Tulare County to Consider Mandatory HIV Testing for Criminal Suspects

Individuals arrested on suspicion of rape or other sex crimes could soon be forced to undergo HIV testing under a proposed ordinance to be considered by Tulare County supervisors Tuesday.

The sheriff’s department is asking the board to approve the measure, which would qualify the county for a $300,000 grant from the U.S. Department of Justice’s Office of Violence Against Women. The grant, which Tulare has been receiving since 2004, was recently reduced by 5 percent because of the lack of a countywide HIV testing requirement.

Currently, such tests are required only if the victims request it, and a court order must be obtained if the offender refuses. “Now we can tell them, 'You are in violation of the county ordinance, and that's another violation,'" said Sheriff's Captain Scott Logue.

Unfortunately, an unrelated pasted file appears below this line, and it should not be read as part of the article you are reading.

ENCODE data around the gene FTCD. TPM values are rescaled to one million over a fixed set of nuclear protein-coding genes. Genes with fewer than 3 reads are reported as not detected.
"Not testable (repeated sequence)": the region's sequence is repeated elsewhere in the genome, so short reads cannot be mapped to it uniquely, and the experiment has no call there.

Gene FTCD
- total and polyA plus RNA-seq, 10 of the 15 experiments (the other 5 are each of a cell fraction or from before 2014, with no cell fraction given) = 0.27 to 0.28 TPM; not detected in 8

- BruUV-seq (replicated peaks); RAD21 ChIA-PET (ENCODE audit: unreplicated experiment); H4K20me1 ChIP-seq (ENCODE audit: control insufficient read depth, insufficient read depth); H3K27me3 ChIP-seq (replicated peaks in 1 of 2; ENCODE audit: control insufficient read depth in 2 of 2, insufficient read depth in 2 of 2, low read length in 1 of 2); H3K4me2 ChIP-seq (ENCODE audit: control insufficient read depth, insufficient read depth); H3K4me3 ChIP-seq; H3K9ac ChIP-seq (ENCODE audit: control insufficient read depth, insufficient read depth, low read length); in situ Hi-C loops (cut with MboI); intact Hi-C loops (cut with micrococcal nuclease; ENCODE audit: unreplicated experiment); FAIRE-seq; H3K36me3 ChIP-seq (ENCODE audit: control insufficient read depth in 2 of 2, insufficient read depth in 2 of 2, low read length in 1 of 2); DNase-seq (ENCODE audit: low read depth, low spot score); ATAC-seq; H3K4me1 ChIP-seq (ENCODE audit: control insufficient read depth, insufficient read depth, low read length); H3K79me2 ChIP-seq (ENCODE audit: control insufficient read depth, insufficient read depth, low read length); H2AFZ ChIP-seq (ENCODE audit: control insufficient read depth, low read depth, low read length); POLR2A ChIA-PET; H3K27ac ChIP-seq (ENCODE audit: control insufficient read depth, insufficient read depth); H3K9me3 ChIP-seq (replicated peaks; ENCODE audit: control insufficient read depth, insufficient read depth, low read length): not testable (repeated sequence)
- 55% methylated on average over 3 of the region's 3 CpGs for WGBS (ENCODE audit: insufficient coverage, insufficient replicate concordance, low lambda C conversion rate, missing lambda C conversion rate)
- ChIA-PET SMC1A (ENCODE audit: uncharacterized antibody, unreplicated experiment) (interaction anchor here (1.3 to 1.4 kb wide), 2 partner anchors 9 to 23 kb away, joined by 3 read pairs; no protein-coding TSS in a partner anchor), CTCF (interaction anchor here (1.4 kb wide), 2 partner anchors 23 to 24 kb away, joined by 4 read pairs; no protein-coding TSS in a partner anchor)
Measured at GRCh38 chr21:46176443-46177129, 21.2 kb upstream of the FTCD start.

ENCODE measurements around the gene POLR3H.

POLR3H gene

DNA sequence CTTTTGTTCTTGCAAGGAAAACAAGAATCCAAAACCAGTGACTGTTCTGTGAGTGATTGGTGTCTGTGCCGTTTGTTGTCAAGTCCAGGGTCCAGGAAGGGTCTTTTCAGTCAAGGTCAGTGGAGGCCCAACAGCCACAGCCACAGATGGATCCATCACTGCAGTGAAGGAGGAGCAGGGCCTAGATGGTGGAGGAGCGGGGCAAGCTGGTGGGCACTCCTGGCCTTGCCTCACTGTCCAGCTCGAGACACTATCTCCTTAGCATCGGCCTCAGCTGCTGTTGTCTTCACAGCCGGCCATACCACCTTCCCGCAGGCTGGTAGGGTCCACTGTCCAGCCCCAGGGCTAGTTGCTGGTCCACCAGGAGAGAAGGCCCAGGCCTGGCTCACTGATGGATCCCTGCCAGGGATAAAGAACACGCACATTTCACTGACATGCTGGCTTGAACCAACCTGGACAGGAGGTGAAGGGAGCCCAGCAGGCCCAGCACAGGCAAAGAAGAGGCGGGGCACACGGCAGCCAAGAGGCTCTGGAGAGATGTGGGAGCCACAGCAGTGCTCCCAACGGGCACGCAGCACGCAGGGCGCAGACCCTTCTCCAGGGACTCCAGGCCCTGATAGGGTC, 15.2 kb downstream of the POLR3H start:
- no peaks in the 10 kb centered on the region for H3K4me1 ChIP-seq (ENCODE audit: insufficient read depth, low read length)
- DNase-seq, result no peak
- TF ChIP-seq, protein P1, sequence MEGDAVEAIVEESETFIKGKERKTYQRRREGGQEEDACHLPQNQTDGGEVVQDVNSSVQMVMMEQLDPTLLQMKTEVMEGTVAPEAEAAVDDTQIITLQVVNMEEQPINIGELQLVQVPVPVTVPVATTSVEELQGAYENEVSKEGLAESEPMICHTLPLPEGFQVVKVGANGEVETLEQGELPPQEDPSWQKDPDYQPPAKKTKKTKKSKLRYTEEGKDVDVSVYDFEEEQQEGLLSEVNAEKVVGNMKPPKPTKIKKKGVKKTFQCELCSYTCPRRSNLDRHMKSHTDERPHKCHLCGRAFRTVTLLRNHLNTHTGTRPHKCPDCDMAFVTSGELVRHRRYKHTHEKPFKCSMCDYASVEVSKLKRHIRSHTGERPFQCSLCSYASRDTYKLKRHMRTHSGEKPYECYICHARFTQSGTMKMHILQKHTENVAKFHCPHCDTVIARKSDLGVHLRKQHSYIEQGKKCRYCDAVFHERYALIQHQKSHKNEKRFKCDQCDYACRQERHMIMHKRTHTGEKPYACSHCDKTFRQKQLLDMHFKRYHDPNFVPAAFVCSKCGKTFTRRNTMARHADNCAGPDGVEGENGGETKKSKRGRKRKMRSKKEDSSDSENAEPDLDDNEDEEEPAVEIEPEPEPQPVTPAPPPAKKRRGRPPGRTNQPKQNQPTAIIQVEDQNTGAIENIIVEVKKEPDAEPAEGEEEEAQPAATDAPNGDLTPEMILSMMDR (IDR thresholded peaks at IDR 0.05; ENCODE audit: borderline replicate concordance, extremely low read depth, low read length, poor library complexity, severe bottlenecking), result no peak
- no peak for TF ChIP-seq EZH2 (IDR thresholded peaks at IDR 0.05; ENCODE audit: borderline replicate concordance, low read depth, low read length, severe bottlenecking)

Under the proposed ordinance, testing would have to be carried out within 48 hours, usually before any charges have even been filed. The suspect can choose the method of testing. The county Department of Health and Human Services would then contact both the suspect and victim with results and offer additional counseling and medical care in the event of a positive test.

"It's a positive for the victims, it's a positive for the community as a whole, that if there is somebody perpetrating sexual assaults against women, we will know if he is HIV-positive," Logue said.

Tulare county officials have been keeping an eye on San Diego County, which enacted its own HIV testing ordinance in 2011. The proposed rules in Tulare largely mimic those in San Diego.

Read more about the proposed ordinance here.


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